Robert Cox arrived in Argentina in 1959, hired as a copy editor by the Buenos Aires Herald, newspaper of the British community in Argentina. He later married Maud Daverio, an Argentine. His influence in the newspaper was vast, having them change their design and reach, from a small community-oriented newspaper, to a respected national daily. He was promoted to publisher in 1968. Under his direction, the newspaper moved in 1975 to a building with printing plant at 455 Azopardo Street, which remained the newspaper's offices for 34 years.
Cox had married into a wealthy family, and lived a privileged life; his social circle included elite families and military figures. Initially, he sympathised with the junta because of social connections, threats from the leftist guerrillas, and an expected end to repression of Isabel Peron's government. But he and his newspaper reported clearly and often on the dirty war's atrocities, and editorialised about them, despite the junta's prohibitions.
At his initiative, the Buenos Aires Herald was the first media outlet in Argentina to report that the de facto government was kidnapping people and making them "disappear". As a reporter, Cox went to the public meetings by the Mothers of the Plaza de Mayo and, also personally checked that the military authorities were using the crematories at the Chacarita Cemetery to incinerate the bodies of the "disappeared".
Cox was detained in 1977:
From that moment, Cox and his family lived in a permanent state of threat, suffering an attempt on his life, and his wife a failed attempt at kidnapping. When the threat of murder was imminent, he left the country. The decision was taken when one of his sons, Peter, received the following note, crudely simulating a note from the Montoneros guerilla group:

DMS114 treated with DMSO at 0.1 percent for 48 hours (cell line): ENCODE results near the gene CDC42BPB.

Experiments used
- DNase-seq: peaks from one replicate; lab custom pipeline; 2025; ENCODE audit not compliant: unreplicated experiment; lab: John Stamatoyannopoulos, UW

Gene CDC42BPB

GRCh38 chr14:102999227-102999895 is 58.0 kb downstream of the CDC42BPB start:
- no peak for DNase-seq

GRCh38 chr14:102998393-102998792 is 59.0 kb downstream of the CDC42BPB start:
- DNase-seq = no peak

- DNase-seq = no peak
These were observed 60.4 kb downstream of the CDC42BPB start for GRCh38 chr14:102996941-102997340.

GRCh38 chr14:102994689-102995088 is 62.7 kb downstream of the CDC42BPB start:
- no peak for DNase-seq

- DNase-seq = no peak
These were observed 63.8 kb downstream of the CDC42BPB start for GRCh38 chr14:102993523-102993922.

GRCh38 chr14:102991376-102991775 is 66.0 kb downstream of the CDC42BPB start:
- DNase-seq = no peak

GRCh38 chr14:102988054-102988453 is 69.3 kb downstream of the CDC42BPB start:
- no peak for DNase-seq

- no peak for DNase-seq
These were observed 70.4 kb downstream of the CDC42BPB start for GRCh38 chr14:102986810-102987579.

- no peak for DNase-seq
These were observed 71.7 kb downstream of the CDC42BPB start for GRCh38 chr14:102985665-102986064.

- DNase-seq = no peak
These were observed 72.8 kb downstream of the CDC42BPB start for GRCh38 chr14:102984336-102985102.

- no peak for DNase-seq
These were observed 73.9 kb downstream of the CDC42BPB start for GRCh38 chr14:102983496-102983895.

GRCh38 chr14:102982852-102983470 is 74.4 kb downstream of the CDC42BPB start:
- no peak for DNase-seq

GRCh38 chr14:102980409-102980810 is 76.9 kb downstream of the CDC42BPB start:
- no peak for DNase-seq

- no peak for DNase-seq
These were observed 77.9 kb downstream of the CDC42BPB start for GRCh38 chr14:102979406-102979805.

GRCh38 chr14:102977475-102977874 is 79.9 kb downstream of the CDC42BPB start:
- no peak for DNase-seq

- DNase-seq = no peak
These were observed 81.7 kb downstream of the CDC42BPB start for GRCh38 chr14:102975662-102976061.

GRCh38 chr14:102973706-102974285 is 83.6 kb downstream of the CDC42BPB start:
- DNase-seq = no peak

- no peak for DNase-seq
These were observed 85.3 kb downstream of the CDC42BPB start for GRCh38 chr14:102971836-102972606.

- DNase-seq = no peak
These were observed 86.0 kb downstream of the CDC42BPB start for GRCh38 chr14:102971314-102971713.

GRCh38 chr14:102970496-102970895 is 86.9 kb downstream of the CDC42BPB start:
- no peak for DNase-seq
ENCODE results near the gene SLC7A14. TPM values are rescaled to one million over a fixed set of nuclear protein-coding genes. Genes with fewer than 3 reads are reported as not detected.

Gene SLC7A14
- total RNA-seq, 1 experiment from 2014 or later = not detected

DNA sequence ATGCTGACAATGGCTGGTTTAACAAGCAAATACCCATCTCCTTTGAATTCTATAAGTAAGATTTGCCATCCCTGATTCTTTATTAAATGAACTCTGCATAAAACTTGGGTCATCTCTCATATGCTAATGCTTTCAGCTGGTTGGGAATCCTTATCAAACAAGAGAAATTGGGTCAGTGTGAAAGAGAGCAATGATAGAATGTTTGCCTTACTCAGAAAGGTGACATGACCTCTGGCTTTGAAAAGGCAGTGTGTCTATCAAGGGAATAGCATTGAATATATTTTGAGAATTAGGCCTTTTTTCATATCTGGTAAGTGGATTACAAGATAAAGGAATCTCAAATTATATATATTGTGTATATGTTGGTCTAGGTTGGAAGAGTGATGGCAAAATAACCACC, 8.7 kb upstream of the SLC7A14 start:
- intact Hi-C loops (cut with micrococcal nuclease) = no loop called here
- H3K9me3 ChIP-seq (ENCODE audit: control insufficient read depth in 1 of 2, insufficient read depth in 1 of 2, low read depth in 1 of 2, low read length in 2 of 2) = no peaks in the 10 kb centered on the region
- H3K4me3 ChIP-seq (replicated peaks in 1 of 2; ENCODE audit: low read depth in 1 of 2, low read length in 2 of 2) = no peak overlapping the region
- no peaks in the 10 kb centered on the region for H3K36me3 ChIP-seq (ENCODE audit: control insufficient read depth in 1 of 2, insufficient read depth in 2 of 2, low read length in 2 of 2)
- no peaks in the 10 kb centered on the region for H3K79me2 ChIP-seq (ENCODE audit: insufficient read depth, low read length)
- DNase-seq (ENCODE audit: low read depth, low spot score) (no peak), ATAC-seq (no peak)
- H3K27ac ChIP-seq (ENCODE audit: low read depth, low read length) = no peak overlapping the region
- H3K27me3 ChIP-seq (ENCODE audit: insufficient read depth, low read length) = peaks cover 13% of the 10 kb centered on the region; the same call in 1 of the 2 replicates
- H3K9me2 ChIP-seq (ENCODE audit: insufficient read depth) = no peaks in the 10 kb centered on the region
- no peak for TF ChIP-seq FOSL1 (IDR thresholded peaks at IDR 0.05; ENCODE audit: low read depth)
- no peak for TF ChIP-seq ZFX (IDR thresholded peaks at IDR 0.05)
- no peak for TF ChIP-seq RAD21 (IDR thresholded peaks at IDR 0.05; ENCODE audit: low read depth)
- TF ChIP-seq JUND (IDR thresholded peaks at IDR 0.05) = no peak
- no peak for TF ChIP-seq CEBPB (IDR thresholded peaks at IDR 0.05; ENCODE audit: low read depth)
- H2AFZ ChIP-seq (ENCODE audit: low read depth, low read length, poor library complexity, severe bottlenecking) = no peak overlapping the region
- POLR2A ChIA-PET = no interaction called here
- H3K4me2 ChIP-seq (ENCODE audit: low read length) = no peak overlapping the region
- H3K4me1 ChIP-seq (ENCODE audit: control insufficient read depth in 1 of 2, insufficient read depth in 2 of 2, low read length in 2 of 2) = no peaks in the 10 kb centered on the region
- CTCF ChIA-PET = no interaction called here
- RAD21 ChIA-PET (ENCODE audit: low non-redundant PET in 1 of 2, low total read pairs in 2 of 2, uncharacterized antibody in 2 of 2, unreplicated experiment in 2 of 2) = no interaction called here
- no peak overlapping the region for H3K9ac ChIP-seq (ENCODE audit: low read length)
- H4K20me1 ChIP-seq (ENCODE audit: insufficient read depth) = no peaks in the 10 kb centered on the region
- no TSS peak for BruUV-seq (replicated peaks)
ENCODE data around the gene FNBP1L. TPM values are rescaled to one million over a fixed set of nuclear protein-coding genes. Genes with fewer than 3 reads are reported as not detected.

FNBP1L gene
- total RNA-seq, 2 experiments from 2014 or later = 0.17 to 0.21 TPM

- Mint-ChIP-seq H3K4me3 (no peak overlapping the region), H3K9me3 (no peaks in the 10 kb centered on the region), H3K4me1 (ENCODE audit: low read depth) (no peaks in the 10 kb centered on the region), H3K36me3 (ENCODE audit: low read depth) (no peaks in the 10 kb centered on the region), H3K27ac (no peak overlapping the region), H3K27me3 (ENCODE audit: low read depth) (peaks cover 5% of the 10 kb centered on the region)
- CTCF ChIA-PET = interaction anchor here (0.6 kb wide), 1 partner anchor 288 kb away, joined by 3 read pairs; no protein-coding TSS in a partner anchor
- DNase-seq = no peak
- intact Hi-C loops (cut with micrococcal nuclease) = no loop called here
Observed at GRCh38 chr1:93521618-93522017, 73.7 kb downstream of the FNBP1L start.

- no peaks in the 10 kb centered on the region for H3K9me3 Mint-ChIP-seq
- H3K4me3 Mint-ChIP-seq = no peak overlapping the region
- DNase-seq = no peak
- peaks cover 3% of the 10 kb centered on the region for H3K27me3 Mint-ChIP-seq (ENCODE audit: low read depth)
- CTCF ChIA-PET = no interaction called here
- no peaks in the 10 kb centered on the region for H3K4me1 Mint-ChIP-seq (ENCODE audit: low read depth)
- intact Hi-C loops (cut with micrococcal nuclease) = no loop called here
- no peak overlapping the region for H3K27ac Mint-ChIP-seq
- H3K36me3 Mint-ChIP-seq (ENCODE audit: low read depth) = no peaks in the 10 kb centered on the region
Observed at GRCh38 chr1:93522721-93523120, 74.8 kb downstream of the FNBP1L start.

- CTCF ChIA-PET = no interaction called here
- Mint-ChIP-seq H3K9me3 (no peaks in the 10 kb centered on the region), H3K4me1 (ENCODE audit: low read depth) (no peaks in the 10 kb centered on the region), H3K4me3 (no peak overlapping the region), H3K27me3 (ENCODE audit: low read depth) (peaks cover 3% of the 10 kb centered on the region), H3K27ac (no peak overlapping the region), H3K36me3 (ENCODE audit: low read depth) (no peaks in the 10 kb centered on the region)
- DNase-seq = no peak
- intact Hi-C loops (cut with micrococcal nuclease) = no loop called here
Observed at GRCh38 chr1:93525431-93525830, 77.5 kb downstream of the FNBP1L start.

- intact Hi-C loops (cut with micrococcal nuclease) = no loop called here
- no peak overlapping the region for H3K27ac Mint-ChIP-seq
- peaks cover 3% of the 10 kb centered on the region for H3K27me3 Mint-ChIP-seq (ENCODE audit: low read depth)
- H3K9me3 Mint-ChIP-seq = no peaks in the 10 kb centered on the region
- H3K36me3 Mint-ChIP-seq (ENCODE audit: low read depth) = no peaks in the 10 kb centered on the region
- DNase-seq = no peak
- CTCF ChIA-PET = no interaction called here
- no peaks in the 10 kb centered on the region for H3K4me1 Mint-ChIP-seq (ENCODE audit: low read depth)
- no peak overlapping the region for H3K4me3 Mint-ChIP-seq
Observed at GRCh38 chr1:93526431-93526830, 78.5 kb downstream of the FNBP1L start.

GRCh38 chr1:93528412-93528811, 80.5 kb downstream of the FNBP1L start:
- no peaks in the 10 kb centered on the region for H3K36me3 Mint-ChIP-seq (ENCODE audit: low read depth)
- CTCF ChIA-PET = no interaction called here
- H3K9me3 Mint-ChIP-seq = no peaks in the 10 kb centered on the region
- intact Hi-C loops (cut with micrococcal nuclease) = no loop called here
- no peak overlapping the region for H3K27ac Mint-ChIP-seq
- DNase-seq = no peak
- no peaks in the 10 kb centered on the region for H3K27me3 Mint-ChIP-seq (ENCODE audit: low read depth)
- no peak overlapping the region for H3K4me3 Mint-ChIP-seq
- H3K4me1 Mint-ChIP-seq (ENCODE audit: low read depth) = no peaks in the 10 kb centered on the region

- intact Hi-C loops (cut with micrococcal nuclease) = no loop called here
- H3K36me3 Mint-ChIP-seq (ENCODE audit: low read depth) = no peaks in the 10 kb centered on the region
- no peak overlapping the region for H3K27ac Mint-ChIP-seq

Dear Peter, we know that you are worried about the things that happen to the families of your friends, and that you are afraid that something similar could happen to you and your father. We do not eat children raw at breakfast. Considering the fear you all have, and that your dad is a high-level journalist, who is more useful to us alive than dead, we have decided to send you this little note as a warning. For this reason, and in consideration to the work your father does, we offer him (and all of you: Peter, Victoria, Robert, David and Ruth) the option to leave the country, where you run the risk of being assassinated. Do what you prefer, and tell “daddy” and “mummy” to sell the house and the cars, and to go work in Paris in another of the Herald's newspapers. You can also elect to stay here, working for human rights, but we do not think that is what your parents or your aunts and uncles expecting you in England for Christmas would like. A big revolutionary salute to your dad.
Cox and family left. He held a Nieman fellowship at Harvard in 1980. They settled themselves in Charleston as mentioned above, working for a sister publication as editor of the international section, covering news like the civil wars in El Salvador and Nicaragua.
In 2005 the Legislatura of the city of Buenos Aires after the initiative of the vice-chief of the Cabinet, Dr. Raúl Alberto Puy, paid homage to Robert Cox as a journalist during the years of the military dictatorship. Cox received the prize "in the name of the journalists that disappeared".
In 2005, his wife, Maud Daverio de Cox wrote a book about his life in Argentina during the years of the military dictatorship titled "Salvados del infierno" ("Saved from Hell").
In 2008, his son David wrote a book about his father's experiences in this period in Argentina titled "Dirty Secrets, Dirty War: The Exile of Robert J. Cox"
In 2010, Cox was designated "an Illustrious Citizen of the Autonomous City of Buenos Aires" in recognition of his humanitarian work.
2016 "Messenger On A White Horse" Documentary film by Jayson McNamara at BAFICI.This documentary examines Robert Cox's (editor of Buenos Aries Herald) role in the unmasking of the 1970's Argentinian military dictatorship's assassinations of the "disappeared".